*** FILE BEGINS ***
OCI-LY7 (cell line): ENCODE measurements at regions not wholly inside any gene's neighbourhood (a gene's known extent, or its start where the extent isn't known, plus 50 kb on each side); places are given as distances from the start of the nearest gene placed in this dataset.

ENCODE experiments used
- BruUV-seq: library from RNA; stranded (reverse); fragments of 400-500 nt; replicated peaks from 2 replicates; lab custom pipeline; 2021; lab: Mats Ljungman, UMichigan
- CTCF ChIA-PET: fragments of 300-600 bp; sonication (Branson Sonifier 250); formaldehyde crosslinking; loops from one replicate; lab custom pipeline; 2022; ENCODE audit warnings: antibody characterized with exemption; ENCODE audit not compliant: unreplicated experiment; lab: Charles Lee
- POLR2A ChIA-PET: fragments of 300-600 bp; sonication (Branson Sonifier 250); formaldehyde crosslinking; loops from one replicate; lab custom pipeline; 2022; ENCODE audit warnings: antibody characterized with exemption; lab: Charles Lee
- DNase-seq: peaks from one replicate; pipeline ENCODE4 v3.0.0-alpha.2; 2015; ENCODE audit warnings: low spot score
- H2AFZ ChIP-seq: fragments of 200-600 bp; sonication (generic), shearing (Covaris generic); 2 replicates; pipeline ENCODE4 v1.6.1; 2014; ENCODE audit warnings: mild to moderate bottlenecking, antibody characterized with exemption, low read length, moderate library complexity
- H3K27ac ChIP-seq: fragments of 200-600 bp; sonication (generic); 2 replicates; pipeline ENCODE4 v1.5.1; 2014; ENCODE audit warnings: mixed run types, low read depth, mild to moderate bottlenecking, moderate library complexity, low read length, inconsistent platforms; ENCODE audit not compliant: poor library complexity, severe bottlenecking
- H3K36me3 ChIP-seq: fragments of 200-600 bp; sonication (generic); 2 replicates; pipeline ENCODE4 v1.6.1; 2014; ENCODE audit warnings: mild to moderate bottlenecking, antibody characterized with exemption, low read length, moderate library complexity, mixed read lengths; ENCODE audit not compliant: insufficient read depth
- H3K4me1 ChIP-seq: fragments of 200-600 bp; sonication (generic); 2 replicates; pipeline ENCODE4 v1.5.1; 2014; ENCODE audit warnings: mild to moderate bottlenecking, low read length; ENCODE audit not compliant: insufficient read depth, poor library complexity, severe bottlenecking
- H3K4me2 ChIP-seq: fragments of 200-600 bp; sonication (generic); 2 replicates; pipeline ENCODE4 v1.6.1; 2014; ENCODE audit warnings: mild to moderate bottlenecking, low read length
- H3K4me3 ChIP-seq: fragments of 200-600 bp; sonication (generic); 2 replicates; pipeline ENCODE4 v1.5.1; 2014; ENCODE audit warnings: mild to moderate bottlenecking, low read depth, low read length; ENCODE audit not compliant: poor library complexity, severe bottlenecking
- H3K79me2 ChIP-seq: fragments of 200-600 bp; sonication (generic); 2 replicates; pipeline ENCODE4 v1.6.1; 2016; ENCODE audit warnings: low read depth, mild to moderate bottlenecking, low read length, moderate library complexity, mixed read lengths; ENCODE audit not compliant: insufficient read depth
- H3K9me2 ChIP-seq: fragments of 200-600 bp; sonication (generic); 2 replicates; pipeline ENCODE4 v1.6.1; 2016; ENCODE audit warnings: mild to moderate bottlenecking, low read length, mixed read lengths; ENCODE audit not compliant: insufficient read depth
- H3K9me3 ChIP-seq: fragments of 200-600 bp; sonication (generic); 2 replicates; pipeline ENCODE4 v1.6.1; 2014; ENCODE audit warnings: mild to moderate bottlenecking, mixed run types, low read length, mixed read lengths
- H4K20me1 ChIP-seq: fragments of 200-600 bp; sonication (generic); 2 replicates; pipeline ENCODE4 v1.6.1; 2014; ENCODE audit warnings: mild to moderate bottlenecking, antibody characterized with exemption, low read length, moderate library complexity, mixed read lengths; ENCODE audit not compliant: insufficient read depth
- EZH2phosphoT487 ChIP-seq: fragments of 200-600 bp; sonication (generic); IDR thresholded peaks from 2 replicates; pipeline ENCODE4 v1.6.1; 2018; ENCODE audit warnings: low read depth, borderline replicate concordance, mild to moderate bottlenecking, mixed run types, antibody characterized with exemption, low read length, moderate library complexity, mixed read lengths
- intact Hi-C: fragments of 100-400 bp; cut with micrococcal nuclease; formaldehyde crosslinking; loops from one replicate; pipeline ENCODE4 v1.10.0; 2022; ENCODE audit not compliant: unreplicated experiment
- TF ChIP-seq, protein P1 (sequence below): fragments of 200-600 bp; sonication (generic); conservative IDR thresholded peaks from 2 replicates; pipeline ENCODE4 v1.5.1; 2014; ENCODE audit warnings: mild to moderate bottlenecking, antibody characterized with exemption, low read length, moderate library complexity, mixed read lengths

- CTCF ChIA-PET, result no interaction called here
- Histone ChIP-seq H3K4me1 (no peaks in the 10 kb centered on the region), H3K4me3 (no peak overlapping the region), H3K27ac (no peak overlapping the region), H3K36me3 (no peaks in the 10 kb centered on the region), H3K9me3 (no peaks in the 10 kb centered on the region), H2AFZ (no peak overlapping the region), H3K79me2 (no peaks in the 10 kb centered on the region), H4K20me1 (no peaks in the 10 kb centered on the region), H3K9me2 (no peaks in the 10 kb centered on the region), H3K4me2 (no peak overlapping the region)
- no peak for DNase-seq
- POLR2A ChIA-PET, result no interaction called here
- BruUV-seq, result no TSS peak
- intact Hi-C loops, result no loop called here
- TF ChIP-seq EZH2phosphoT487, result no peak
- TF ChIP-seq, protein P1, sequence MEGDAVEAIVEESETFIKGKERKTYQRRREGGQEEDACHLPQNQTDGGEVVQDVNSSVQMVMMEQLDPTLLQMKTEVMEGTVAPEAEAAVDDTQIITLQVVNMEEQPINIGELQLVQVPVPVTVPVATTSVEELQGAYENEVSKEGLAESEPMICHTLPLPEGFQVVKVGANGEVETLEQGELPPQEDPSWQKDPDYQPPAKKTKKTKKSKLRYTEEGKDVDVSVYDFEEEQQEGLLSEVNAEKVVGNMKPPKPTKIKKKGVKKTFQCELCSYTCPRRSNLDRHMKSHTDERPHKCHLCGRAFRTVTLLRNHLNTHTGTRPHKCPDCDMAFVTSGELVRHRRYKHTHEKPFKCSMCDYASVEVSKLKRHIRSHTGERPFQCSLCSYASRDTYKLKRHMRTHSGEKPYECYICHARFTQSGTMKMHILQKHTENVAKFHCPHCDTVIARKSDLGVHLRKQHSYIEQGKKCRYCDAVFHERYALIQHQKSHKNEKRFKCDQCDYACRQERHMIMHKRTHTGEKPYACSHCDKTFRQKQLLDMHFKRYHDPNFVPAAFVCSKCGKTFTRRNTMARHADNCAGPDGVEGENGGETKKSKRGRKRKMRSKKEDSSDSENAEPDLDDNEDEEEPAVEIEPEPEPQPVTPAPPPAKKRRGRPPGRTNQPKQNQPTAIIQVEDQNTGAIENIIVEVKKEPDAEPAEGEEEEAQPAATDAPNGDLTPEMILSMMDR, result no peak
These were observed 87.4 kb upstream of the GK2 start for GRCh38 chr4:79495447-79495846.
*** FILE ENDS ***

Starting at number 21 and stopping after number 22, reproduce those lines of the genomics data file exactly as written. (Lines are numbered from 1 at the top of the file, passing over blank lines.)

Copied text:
- Histone ChIP-seq H3K4me1 (no peaks in the 10 kb centered on the region), H3K4me3 (no peak overlapping the region), H3K27ac (no peak overlapping the region), H3K36me3 (no peaks in the 10 kb centered on the region), H3K9me3 (no peaks in the 10 kb centered on the region), H2AFZ (no peak overlapping the region), H3K79me2 (no peaks in the 10 kb centered on the region), H4K20me1 (no peaks in the 10 kb centered on the region), H3K9me2 (no peaks in the 10 kb centered on the region), H3K4me2 (no peak overlapping the region)
- no peak for DNase-seq